The Power of Access and Vision
My senior year in high school, I realized that I needed glasses when I couldn’t see the writing on the chalkboard. One trip to the eye doctor, and I walked out feeling inspired and intrigued about how proper vision changes lives. After that experience, I never considered any other profession than optometry.
Fast forward, I’m in a rewarding career that enables me to practice quality vision care here in the United States, but mission trips have become an important part of life for my wife and I. One mission trip can inspire changes, connect us all as human beings, and offer invaluable service that is desperately needed in the world.
Our current suitcases have exceeded 120,000 miles of world travel carrying gently used eyeglasses from Eye Make A Difference, the VSP Global Eyes of Hope eyewear donation program. In the past, we tried to collect and sort glasses on our own for mission trips, and it’s not as easy as you might think. We have developed an enormous appreciation for the process. We feel fortunate to have high-quality, usable glasses that would otherwise be costly to supply on our own.
Our last few trips have steered us to our heart’s purpose in Cambodia. Common questions we receive are, “Why there, and why do just the two of you go?” or, “Why not take a large team and see more patients?”. We know that we lose a lot of time by travelling to remote areas, we see fewer patients, but it’s important for us to go where other doctors can’t or won’t go.
With just the two of us traveling it alleviates the already rigid transportation challenges and increases our mobility and flexibility. This allows us to provide access to eye care in areas severely deficient in health care. Typically, it could take locals up to 10 hours to get medical help, provided they could find transportation and money to get them there.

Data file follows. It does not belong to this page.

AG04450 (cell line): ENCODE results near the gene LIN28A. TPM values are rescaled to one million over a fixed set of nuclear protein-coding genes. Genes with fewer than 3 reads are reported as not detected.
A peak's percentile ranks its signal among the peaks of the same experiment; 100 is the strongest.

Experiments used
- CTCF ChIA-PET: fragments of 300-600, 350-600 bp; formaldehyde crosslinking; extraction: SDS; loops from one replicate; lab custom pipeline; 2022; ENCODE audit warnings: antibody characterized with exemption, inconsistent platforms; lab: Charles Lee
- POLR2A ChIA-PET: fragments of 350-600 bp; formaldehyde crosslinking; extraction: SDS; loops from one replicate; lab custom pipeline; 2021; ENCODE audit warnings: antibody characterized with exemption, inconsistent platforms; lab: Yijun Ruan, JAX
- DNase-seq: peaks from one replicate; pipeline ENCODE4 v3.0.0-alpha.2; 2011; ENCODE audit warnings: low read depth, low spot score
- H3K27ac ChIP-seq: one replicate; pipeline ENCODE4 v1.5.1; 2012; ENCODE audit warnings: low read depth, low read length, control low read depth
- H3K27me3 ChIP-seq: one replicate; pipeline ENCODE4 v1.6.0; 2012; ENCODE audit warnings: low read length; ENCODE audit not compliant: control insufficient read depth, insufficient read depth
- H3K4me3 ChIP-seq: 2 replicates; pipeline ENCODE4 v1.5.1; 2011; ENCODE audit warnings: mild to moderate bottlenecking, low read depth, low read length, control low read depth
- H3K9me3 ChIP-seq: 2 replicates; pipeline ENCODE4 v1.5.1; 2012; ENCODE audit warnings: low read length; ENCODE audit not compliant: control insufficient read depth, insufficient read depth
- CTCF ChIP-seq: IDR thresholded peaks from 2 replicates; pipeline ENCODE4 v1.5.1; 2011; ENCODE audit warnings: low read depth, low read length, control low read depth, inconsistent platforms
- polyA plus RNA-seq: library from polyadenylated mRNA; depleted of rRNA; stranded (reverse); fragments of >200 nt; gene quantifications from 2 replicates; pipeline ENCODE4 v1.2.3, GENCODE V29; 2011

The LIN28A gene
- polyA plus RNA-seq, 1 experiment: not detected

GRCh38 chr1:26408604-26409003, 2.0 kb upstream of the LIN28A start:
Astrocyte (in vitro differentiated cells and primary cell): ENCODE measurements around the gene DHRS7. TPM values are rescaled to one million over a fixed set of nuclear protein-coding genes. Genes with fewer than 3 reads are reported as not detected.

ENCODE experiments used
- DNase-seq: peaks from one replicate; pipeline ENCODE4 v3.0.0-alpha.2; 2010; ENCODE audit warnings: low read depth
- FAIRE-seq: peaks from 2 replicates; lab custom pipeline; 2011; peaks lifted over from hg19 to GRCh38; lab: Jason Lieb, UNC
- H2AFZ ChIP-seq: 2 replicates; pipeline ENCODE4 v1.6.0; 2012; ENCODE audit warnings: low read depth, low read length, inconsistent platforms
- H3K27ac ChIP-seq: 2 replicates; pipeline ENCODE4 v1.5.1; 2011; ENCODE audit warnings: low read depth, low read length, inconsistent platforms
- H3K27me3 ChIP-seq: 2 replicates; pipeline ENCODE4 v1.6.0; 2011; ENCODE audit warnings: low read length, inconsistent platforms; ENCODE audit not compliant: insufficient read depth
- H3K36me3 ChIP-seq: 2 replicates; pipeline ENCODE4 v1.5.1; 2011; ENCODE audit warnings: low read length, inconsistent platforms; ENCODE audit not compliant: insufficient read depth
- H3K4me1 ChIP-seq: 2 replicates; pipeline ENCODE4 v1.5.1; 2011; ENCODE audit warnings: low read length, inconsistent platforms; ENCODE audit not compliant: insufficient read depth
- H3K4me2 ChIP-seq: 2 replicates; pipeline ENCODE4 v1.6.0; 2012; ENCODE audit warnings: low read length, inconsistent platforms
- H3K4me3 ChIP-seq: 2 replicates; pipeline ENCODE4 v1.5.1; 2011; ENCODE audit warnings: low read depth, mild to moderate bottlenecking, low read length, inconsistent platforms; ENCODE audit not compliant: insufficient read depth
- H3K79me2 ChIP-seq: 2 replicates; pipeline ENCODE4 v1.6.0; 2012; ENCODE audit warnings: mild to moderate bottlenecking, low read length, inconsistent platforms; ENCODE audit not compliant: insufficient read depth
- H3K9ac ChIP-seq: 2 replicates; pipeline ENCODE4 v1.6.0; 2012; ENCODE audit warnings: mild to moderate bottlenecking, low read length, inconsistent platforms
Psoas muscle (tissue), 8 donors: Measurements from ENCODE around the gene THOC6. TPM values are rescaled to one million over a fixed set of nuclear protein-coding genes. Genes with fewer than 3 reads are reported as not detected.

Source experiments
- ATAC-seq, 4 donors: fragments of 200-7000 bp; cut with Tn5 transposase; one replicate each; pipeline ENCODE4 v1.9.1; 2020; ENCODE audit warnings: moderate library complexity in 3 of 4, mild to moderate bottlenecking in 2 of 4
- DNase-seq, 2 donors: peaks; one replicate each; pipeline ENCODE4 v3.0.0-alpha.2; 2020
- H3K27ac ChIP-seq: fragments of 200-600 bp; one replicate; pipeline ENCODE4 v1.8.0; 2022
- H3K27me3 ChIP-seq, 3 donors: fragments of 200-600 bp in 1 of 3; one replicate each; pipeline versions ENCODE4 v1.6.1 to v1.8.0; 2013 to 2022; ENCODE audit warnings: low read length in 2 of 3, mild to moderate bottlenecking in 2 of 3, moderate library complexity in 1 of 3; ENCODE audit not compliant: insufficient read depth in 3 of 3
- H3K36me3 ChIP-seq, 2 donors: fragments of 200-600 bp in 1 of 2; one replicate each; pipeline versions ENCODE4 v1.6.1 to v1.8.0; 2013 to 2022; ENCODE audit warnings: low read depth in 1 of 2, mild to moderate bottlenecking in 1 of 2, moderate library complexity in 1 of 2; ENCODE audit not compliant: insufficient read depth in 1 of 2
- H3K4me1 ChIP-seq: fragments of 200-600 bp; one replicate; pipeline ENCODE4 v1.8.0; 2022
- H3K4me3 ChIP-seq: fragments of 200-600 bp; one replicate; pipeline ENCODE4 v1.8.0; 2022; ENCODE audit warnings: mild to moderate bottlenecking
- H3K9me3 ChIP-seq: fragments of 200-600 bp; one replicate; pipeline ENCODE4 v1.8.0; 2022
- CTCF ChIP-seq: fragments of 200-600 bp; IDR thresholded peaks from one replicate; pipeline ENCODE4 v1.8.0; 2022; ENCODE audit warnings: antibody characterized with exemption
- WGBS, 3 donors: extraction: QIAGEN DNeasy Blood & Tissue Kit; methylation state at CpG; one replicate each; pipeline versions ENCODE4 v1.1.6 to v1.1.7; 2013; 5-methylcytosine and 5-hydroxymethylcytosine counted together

Extreme poverty, lack of education, poor nutrition, and a turbulent economic history are just some of the daily challenges in Cambodia. One tragic outcome is a rise in the trafficking of men, women, and children as young as 8 years old. Offering something as simple as an eye exam and a pair of glasses has the potential to give the people, and especially the children, of Cambodia a chance at education, training, and, most importantly, a future with more opportunity.
We are often the only connection the villagers have to the eye care or eyewear, and many of the patients we see have had the same pair of glasses for many years. One older gentleman had glasses with the temples missing from both sides; he attempted to tie string to them and wrap the string around his head to hold them in place.
During another visit, a boy’s parents expressed frustration about his behavior and that they perceived him as mentally ill. After a thorough eye exam, we were able to determine that he was extremely far sighted and was acting out because he couldn’t see. We gave him the strongest pair of glasses that we had. He no longer avoids schooling, has a better attitude, and feels less afraid and misunderstood.
We saw more than 500 people on our last trip. As doctors, we’re able to practice incredible health care every day and provide solutions to visual impairments. We sometimes forget how powerful and life changing a simple pair of glasses can be, offering the potential for education, training and more opportunity.
I cannot give enough encouragement to my peers to discover the world from a different perspective and get involved in missions that help people see. You don’t have to do it alone—look for partners, like the Eye Make a Difference program, that can allow you to focus your time, money and talent on your patients. Consider investing long term in a specific region that can benefit from your skills and provide tangible results. It takes some dedicated work, but I promise it pays off.
In the end, sometimes it’s the most simplified things that make the biggest difference.